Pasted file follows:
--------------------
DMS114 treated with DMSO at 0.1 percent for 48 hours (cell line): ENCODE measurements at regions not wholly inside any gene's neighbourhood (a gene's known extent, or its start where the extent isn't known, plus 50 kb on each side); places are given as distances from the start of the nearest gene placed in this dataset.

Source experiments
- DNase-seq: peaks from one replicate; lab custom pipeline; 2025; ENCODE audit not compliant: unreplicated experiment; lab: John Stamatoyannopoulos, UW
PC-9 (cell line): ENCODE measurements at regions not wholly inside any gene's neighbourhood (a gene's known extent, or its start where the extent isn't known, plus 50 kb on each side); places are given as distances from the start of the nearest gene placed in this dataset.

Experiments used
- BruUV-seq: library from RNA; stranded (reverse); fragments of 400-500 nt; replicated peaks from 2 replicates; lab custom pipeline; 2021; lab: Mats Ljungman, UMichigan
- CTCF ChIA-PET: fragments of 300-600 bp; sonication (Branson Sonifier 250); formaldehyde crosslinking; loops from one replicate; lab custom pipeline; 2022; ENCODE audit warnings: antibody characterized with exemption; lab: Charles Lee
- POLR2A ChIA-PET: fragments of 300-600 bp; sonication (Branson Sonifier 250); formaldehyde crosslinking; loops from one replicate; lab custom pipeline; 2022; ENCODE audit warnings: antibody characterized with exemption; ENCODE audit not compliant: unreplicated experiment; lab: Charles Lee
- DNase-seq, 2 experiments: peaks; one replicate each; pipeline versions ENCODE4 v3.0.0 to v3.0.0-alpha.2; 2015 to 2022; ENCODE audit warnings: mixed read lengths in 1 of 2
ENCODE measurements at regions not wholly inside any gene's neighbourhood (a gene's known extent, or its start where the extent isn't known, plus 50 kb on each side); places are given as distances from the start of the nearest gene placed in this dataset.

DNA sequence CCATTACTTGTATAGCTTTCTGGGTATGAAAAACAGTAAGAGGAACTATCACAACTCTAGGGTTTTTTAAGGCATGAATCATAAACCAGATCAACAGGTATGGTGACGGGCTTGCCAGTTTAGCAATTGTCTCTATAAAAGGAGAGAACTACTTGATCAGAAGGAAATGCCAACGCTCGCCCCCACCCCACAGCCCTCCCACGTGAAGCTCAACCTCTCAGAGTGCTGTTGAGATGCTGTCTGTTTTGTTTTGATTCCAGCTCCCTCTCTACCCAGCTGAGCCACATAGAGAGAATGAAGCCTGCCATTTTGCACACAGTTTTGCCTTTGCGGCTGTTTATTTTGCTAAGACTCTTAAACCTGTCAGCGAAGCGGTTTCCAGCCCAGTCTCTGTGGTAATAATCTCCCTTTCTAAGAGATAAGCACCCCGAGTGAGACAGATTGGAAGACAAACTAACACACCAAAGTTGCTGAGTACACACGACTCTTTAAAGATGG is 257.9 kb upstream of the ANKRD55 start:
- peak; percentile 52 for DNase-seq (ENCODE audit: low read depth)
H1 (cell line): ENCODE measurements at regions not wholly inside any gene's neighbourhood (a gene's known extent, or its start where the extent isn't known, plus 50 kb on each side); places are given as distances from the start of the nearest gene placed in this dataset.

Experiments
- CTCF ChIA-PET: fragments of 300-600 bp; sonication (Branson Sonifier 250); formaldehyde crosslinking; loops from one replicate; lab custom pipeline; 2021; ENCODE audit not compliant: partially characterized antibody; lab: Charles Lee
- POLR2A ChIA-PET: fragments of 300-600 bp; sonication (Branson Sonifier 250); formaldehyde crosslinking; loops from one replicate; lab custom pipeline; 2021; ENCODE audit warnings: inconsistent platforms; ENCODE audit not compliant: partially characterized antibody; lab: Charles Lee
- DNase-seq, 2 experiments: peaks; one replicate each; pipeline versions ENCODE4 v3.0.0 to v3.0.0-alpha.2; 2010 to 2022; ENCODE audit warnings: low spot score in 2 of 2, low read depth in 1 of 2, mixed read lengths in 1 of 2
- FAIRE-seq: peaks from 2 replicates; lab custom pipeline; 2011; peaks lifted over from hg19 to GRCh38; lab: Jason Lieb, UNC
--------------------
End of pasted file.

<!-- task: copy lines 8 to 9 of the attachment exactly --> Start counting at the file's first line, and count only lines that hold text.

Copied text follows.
- POLR2A ChIA-PET: fragments of 300-600 bp; sonication (Branson Sonifier 250); formaldehyde crosslinking; loops from one replicate; lab custom pipeline; 2022; ENCODE audit warnings: antibody characterized with exemption; ENCODE audit not compliant: unreplicated experiment; lab: Charles Lee
- DNase-seq, 2 experiments: peaks; one replicate each; pipeline versions ENCODE4 v3.0.0 to v3.0.0-alpha.2; 2015 to 2022; ENCODE audit warnings: mixed read lengths in 1 of 2